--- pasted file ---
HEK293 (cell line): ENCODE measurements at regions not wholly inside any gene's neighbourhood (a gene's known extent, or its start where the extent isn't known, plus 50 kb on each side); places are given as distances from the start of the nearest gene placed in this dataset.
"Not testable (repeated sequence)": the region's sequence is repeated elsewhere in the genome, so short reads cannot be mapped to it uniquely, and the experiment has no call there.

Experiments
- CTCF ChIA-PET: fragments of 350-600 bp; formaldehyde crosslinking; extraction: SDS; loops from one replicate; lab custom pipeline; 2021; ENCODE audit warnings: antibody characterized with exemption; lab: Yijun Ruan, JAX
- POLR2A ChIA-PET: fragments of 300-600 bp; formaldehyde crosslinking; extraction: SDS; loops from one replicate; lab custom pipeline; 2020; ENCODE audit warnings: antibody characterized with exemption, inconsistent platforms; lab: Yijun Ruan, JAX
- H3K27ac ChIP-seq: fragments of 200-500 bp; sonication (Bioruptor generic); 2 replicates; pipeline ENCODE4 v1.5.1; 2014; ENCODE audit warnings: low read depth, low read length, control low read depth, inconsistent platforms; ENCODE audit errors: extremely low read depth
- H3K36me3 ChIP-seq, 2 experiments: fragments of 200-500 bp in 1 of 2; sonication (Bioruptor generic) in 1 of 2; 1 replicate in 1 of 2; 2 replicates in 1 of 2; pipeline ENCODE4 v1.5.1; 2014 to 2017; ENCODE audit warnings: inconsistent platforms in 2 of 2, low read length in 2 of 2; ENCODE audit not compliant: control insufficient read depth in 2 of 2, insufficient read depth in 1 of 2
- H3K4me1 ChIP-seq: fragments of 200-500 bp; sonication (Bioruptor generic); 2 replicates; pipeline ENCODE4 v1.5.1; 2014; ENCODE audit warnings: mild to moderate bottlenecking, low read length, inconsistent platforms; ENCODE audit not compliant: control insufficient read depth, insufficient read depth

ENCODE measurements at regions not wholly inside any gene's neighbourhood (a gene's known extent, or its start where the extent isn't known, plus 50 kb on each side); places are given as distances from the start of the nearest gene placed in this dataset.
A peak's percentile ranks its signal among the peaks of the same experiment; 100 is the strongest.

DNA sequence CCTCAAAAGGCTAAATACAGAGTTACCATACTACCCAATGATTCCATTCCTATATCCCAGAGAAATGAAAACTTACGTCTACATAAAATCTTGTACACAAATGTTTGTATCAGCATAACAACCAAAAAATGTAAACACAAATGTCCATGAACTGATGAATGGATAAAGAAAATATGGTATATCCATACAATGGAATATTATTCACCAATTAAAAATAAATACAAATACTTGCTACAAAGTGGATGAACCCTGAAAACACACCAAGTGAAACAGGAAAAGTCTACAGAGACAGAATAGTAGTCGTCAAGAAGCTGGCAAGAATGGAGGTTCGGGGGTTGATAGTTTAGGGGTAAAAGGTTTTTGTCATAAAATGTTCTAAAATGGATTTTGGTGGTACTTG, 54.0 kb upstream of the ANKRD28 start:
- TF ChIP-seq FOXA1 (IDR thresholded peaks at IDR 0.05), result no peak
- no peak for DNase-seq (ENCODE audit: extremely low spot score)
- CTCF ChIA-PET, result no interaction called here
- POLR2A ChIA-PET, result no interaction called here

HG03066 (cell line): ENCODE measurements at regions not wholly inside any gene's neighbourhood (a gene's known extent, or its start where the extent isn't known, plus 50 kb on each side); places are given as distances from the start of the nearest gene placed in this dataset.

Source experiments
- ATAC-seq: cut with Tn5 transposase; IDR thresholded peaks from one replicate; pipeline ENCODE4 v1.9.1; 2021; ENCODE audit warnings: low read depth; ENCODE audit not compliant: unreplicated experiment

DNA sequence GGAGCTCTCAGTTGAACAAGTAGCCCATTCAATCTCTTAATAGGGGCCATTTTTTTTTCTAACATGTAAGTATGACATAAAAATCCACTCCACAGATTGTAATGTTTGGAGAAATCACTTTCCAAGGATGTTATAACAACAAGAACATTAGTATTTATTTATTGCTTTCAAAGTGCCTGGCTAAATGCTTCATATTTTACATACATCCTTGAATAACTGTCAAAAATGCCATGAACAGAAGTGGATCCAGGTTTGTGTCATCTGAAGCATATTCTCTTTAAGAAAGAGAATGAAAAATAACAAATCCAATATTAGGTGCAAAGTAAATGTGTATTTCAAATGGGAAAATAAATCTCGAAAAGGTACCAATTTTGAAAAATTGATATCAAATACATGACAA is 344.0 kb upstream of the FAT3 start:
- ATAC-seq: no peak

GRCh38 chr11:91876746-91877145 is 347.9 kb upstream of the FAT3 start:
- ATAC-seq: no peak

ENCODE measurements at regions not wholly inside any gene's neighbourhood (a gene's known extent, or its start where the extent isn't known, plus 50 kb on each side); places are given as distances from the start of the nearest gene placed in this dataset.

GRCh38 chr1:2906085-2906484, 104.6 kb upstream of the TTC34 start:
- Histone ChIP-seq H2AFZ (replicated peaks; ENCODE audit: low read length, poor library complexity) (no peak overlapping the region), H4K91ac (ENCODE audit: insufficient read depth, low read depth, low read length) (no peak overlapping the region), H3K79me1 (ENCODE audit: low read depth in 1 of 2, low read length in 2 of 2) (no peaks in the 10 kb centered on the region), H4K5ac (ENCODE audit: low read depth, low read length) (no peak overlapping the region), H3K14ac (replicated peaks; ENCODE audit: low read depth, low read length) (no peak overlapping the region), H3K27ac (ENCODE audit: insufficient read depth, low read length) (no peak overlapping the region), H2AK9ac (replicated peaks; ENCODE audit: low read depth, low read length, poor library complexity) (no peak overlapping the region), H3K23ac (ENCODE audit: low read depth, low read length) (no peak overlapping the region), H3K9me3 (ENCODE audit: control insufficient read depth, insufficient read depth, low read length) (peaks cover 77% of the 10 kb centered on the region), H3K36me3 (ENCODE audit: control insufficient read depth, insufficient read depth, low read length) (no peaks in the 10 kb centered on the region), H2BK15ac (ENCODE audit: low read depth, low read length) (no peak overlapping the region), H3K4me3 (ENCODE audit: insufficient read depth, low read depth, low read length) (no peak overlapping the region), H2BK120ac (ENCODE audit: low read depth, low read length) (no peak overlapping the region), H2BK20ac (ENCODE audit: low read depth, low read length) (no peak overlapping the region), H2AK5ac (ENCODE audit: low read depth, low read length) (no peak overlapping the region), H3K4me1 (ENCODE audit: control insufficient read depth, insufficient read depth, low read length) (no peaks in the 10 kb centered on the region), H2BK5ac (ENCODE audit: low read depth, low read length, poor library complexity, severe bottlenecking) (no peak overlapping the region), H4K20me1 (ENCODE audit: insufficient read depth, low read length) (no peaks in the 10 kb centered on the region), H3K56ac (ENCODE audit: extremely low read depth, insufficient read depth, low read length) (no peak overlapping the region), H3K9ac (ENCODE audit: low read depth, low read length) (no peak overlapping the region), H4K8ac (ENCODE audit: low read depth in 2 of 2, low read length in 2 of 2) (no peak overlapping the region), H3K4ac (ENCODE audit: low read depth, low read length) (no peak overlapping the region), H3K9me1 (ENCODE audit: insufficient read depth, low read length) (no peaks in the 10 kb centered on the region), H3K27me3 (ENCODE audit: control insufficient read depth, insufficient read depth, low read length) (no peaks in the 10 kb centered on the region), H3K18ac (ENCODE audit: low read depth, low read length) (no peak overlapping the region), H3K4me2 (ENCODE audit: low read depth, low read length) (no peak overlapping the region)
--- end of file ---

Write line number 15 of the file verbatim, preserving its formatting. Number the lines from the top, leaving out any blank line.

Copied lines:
- POLR2A ChIA-PET, result no interaction called here